Interview Obama is looking to grab the Hispanic and Catholic voters, according to Denis Lacorne, a specialist in American political history.

Denis Lacorne is a professor at the Sciences Po in France and a specialist in the political history of the United States.

Immigration reform is an old commitment of Obama’s. Why are we only seeing it become an issue now?

Obama has already made some attempts at immigration reform, like in 2013 when a law aiming to open up citizenship to illegal immigrants was voted through by the Senate but blocked by the House of Representatives. Obama could have tried again before this year’s midterm elections, but he was struggling and did not want to risk alienating himself from the moderate voters. In hindsight, he probably should have taken the risk as he ultimately lost the Hispanic vote, as they were disappointed that this reform had not been brought in.

With two years left, what is the Hispanic community's electoral importance?

Hispanics make up 16 percent of the population and 10 percent of the electoral register. They largely vote Democrat and a lot of them live in swing states such as Colorado, Nevada and Florida. The Hispanic community is an increasingly important and growing community, with 800,000 Hispanics reaching adulthood each year in the U.S. Their electoral importance is pretty obvious in the long term. Obama is also targeting the Catholics. Family reunification is at stake, with an attempt to legalize parents who have been living for more than five years in the United States and who have an American child or who hold a permanent residency visa. Avoiding the breakup of families is one of the American Catholic church’s oldest aims; it was not by accident that Obama quoted passages from the Bible in his announcement.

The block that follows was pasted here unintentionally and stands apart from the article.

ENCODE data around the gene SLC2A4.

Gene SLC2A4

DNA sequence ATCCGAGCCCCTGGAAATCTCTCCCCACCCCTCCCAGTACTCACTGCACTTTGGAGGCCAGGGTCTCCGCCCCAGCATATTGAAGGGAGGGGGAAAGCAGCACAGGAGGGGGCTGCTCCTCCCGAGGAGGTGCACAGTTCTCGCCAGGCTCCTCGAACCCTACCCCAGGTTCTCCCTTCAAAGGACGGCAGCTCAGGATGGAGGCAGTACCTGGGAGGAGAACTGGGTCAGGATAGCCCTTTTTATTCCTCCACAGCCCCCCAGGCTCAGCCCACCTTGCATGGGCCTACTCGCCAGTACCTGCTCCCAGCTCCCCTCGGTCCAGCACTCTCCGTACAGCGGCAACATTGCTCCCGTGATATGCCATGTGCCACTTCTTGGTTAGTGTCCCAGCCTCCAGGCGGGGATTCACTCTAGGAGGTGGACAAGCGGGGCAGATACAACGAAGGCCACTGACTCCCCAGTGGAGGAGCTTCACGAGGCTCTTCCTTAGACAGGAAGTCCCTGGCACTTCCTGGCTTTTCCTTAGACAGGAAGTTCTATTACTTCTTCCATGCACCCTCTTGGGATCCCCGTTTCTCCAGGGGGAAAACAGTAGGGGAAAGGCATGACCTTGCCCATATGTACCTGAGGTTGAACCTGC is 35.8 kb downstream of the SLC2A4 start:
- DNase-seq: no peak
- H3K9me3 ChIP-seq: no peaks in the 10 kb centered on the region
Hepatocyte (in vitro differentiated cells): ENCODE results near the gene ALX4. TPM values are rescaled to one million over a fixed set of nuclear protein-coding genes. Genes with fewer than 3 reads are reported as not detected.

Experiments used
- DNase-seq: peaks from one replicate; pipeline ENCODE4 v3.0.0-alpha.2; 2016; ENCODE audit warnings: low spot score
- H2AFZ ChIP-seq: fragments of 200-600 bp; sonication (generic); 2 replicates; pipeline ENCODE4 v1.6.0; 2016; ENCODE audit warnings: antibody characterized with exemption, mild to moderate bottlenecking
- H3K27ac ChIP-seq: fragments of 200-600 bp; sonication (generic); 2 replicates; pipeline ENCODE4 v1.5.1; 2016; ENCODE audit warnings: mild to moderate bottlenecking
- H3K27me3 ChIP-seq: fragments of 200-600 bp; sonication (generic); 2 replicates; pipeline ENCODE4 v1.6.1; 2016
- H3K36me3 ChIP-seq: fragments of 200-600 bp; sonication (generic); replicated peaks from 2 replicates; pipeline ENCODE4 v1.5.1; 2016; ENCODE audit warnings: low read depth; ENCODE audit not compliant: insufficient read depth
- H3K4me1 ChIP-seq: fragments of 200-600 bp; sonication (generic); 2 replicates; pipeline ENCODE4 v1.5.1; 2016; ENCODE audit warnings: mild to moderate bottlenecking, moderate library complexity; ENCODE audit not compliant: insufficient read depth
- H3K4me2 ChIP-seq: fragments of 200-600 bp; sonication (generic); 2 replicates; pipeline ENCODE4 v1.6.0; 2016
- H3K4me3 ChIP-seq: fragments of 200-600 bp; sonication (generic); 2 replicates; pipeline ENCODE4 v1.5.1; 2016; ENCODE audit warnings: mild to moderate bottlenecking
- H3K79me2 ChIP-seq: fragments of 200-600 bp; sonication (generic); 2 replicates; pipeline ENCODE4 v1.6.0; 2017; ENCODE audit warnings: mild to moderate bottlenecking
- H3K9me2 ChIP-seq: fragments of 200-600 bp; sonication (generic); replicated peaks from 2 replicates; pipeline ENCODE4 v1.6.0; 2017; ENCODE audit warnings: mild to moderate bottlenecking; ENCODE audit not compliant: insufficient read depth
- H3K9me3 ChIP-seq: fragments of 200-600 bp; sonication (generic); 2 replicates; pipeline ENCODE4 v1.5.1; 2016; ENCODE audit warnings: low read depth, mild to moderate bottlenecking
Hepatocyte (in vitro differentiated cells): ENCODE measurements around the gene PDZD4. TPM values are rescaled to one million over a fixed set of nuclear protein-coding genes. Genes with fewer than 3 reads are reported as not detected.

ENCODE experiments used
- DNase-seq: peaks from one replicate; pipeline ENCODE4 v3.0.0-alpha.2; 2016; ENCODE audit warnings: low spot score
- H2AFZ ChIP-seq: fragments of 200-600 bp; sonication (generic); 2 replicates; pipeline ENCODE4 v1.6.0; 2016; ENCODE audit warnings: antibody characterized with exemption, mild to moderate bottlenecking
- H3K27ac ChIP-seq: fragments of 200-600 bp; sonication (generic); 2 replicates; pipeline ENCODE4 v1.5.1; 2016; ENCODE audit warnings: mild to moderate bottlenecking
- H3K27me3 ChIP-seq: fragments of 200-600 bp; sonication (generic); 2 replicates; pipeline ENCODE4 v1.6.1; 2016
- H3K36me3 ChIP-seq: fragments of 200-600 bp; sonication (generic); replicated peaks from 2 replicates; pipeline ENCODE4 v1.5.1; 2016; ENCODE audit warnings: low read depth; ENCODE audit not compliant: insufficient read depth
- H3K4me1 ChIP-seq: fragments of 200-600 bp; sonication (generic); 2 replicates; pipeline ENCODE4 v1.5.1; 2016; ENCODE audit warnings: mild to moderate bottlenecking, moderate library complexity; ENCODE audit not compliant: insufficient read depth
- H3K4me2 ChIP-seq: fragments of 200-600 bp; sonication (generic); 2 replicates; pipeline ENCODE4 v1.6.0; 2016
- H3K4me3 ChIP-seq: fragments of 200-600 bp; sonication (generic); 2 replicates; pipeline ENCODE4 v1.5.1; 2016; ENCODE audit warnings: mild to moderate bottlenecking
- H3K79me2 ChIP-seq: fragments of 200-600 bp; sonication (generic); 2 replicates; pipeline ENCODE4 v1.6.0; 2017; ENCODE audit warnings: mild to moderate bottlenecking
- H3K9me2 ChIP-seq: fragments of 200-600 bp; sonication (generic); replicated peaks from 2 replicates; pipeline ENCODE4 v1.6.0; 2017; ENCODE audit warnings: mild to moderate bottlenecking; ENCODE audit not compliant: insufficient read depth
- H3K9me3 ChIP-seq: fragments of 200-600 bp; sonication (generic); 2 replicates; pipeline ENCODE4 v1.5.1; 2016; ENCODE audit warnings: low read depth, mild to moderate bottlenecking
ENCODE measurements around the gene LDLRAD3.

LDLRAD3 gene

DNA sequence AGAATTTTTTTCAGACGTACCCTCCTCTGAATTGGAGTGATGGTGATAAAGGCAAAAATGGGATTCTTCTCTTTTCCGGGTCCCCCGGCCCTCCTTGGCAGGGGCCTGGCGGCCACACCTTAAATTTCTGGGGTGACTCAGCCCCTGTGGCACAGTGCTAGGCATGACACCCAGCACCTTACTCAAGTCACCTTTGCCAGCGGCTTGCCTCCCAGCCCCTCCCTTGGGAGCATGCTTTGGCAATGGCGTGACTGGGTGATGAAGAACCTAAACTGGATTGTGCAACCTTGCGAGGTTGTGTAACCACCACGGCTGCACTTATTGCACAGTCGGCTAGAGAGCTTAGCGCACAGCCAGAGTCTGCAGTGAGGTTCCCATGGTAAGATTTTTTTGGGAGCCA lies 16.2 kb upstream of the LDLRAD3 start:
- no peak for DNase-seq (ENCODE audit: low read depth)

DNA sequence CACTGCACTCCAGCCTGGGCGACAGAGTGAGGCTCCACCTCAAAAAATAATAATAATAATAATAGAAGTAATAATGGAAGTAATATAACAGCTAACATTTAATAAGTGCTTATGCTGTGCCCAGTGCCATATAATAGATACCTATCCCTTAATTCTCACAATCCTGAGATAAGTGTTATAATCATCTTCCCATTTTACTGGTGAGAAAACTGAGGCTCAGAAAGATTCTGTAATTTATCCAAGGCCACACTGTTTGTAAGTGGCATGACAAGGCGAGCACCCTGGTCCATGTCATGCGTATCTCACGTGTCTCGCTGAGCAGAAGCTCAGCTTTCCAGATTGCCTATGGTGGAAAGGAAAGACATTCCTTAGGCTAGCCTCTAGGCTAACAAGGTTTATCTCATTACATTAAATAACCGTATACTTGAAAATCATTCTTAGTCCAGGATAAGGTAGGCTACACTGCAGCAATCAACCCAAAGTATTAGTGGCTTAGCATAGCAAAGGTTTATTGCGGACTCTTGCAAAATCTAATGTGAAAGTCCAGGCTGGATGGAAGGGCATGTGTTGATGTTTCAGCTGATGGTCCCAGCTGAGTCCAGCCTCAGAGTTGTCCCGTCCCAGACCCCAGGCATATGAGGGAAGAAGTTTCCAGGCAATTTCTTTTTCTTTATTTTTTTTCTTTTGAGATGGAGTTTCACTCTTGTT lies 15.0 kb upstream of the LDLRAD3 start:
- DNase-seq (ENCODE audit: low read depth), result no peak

Will Republicans block the vote?

They are worried. The immigration question is a big schism in their camp. On one side, you have the Tea Party, who talk of the invasion of criminals and the uneducated at the border. On the other side, there is a smaller minority who, like Jeb Bush, believe that it is electorally counter-productive to attack the Hispanics. There are also lobbyists from the agriculture and textile sectors who employ a large number of illegal immigrants at a low price and are therefore pro-immigration. The Republicans could block the budget vote but it would be bad for their image. It is more likely that they will try to play on the financial issues surrounding the law in order to slow down its implementation.

Is this announcement going to restore Obama’s image in his own camp?

This reform does not resolve everything. It only affects some of the 11 million illegal immigrants, is only temporary and does not provide them with citizenship, but it does offer de facto amnesty to 5 million people living in fear. Obama wants to leave behind the image of a constructor who tackled America’s major problems head-on. He did it with the healthcare system, he is trying to do it with the environment and he is doing it with immigration. It is without doubt a good move for him and the Democratic camp.